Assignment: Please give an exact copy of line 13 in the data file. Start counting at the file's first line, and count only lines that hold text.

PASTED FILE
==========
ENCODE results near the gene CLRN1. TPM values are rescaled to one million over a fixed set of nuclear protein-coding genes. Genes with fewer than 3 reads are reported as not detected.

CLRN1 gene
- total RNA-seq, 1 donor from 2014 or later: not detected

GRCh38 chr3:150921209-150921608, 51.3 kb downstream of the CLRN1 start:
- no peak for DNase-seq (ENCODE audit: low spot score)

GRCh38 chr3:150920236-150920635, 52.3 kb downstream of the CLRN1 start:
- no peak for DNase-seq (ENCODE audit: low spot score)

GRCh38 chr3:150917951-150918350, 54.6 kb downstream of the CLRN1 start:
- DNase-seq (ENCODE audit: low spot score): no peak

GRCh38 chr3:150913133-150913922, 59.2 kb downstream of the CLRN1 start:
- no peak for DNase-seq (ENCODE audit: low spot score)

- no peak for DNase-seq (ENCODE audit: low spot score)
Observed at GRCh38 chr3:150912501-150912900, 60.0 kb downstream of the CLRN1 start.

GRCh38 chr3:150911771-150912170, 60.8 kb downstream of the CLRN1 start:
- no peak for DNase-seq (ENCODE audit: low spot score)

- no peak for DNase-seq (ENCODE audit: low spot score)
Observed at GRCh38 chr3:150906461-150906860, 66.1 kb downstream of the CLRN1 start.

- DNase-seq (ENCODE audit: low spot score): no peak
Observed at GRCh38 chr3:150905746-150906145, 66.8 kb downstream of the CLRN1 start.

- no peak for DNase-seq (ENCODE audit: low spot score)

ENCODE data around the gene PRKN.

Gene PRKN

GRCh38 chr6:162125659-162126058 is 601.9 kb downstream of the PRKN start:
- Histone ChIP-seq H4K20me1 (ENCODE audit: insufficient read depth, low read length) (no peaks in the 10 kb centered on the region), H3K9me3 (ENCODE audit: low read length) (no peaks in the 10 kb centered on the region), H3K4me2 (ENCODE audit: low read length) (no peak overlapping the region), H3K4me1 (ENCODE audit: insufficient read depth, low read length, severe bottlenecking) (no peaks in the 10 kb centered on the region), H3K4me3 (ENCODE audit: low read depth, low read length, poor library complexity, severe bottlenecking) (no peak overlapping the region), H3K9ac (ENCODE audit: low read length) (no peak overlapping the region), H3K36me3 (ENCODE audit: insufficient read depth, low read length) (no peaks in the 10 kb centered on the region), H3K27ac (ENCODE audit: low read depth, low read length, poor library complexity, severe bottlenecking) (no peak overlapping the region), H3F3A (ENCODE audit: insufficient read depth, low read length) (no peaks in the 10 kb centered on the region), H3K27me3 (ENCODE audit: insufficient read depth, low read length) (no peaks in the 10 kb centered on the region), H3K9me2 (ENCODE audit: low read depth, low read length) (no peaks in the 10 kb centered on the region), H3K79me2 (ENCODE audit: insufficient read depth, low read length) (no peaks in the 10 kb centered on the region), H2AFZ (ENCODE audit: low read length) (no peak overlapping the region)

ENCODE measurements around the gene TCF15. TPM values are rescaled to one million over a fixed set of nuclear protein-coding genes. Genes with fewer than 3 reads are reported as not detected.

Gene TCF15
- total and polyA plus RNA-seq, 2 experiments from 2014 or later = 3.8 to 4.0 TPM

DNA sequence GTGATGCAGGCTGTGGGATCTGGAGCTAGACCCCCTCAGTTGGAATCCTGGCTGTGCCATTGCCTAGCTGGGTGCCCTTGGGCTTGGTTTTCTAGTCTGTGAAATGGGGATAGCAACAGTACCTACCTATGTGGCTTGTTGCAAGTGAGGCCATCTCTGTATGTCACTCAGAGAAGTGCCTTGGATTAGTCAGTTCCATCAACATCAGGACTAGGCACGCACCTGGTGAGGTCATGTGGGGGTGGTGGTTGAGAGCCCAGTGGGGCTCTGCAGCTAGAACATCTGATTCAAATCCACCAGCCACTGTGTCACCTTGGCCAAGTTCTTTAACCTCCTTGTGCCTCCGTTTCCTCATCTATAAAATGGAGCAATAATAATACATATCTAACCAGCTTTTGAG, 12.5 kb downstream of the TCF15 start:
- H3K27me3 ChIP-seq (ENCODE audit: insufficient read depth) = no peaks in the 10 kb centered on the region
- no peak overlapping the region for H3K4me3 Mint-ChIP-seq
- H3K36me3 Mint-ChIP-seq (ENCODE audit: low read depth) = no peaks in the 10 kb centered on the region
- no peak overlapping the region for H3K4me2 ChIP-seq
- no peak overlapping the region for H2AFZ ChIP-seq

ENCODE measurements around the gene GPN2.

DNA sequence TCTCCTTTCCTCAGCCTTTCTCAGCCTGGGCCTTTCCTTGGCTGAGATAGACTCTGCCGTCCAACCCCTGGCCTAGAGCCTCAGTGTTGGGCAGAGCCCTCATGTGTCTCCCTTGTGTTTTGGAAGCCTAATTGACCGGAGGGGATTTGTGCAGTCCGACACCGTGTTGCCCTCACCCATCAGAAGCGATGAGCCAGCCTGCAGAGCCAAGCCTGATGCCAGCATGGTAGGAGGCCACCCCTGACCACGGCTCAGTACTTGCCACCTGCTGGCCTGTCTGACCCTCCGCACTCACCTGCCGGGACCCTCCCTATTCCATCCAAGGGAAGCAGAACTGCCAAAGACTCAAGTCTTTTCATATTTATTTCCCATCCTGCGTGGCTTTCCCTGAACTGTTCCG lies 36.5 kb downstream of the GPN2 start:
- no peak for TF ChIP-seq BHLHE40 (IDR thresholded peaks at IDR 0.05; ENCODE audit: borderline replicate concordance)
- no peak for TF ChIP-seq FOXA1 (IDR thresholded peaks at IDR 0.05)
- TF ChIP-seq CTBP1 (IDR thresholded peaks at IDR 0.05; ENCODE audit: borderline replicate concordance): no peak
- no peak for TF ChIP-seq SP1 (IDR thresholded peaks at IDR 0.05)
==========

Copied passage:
Observed at GRCh38 chr3:150912501-150912900, 60.0 kb downstream of the CLRN1 start.